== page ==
What is a phishing attack?
Phishing is a broad term; it is a type of social engineering attack. These attacks encompass a variety of different strategies to steal personal data from victims, data like login credentials and credit card numbers. Hacking, malware, and phishing are becoming the number one cause of security breaches today.
A successful phishing attack usually happens when an attacker tricks a victim into opening an email, text message, or any kind of malicious link. When these links are clicked, it leads to the installation of malware. This typically is followed by a freezing of the system which turns into a ransomware attack, or the revealing of sensitive information.
This type of attack can have devastating results for both the individual citizen, as when as companies and businesses. From stealing funds to larger attacks suck as APT (advanced persistent attack) can leave its victims with severe financial losses. These scams can also negatively affect the stock market, as well as really do some damage to a business’ reputation and consumer trust.
These scammers can target anyone who uses the internet or owns a smart phone. A person’s phone number, email address, and social media accounts can all be used to aide these phishers in stealing personal information.
Types of phishing attacks you should know about
A popular example of a phishing scam could be a spoof email that is sent to every employee of a company claiming the user’s password is about to expire. Instructions would be to click on a link and reset the password within 24 hours. The link, however, would be a bogus page that asks for a new and existing password, and once entered the scammers would immediately have access to your personal account information.
These are a few types of phishing scams you should be aware of.
- Phishing email- Appears in your mailbox and requests you to follow a link, send a payment, reply with private info, or open an attachment.
- Domain spoofing- This is one of the popular ways to mimic a valid email. They take a real company’s domain and modify it. I.e., using “geartlearning.com” instead of “greatlearning.com”. Very easy for a victim to engage and fall into a scheme.
- Voice phishing- Attackers call you and acts like a valid person or a company to deceive you and will urge you to take action while being on the call.
- SMS phishing- Attackers will imitate a valid organization and send you a short link message to fool you.
- Clone phishing- Attackers duplicate a real message that was sent previously, but links replaced with malicious ones.
- Typo squatting- Attackers try to catch people who type an incorrect website URL
- Evil twin (internet connection attack)- Attackers set up a public Wi-Fi at locations like coffee shops, or railway stations, and once you connect they have the ability to eavesdrop on all your online activity.
How to defend yourself against vicious phishers
- Keep updated on new phishing techniques. New scams are being developed every second, not staying updated could potentially be putting yourself at risk.
- Think before you click! Avoid clicking on random and unfamiliar links and popups.
- Install an anti-phishing toolbar. They are typically free, and they provide quick checks on sites you visit, alerting you if stumble upon a malicious site.
- Verify a site’s security. Before submitting any sensitive information, look to see if the URL begins with “HTTPS” and not “HTTP”. You can also look for the closed lock icon, usually near the address bar.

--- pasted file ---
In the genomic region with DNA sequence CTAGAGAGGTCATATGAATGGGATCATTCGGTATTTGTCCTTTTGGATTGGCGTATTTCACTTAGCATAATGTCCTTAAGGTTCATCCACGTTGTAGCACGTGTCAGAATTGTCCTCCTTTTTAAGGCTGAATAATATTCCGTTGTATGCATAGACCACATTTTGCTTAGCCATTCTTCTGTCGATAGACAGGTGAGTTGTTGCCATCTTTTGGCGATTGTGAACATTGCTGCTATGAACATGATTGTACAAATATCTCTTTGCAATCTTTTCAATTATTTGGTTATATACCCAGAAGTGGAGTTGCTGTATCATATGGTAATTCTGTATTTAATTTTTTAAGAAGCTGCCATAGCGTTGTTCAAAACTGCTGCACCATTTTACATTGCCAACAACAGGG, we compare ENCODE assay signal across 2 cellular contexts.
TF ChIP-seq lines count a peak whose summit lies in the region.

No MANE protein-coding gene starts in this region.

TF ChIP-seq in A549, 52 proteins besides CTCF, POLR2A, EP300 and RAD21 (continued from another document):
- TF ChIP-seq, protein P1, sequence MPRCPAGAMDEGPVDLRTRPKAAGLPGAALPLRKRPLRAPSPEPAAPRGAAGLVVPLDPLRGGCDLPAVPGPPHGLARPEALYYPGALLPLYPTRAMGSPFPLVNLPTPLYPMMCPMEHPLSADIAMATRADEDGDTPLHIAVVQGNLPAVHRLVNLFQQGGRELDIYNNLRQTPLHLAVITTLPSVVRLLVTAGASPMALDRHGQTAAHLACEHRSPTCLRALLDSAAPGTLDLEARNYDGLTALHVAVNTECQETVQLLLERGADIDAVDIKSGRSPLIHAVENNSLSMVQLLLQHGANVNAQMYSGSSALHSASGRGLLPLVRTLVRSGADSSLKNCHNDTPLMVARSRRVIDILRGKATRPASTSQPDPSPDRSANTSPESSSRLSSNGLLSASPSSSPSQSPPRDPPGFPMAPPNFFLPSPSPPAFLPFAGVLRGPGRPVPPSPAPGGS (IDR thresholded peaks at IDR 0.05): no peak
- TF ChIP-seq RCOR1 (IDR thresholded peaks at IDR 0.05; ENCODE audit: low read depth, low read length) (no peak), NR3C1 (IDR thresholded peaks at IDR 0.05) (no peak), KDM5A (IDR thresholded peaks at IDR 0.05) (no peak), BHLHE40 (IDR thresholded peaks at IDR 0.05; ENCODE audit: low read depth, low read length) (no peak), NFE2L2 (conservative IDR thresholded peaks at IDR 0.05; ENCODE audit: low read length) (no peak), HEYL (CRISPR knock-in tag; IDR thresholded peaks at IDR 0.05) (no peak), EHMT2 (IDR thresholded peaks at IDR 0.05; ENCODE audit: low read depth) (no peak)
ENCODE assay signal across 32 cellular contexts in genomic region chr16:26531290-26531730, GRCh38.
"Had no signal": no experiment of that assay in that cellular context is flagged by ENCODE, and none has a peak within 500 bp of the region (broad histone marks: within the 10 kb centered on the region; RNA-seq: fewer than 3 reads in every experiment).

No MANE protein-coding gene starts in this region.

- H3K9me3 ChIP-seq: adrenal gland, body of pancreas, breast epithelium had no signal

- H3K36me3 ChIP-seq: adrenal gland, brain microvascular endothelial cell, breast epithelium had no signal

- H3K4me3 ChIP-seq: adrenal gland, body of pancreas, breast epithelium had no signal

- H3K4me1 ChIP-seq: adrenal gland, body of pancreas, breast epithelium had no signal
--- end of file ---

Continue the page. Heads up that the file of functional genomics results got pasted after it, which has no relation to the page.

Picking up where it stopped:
- Check your online accounts regularly. Changing your password and checking statements regularly leaves little room for a hacker to slip through unnoticed.
- Keep your browser up to date. Popular browsers release security patches with updates in response to security loopholes they discover that phishers take advantage of.
- Use firewalls. The two types of firewalls that are available are a desktop and a network firewall. These firewalls act as buffers between you, your computer, and outside intruders. Try using both to protect yourself.
- Beware of pop-ups. If you either don’t have the option, or simply don’t block pop-ups, when you do have unwanted pop-ups, do not click the “cancel” button on the page. This can often lead to phishing sites, click the small “x” in the upper corner of the window instead.
- Use antivirus software. Antivirus software scans every single file that comes through the internet to your computer. Using both antivirus software and firewalls are the best ways to protect yourself from become a victim of one of these scams.
- Never give out personal information
Ways for companies to defend against being scammed
- Use as SSL Certificate to secure all traffic to and from your website.
- Keep up to date on all updates to ensure you are protected at all times.
- Provide regular security training to your staff in identifying phishing scams, malware and social engineering threats.
- Use a securely hosted payment page: use a payment gateway provider that has up-to-date PCI DSS and ISO 27001 certifications to protect your customer’s privacy.
Coronavirus phishing scams
The latest of these unsavory scams to develop have been coronavirus/ COVID-19 phishing scams. As always, these emails may seem official, but upon further investigation of the IP address you should be able to tell if it is legitimate, or if it is a misleading link.
Don’t fall for these scams. It is also important to remember, that the types of government organizations they try to emulate would NEVER ask you for your personal bank information details.
If you receive one of these emails, this is what you should do:
- Check the sender email address — WHO sender addresses use the email@example.com pattern. NOT Gmail, etc.
- Before you click on the like check for “ HTTPS” and not ‘HTTP”
- Even if you give your personal information, don’t panic. Simply reset your credentials on sites and contact your bank immediately to change the required credentials.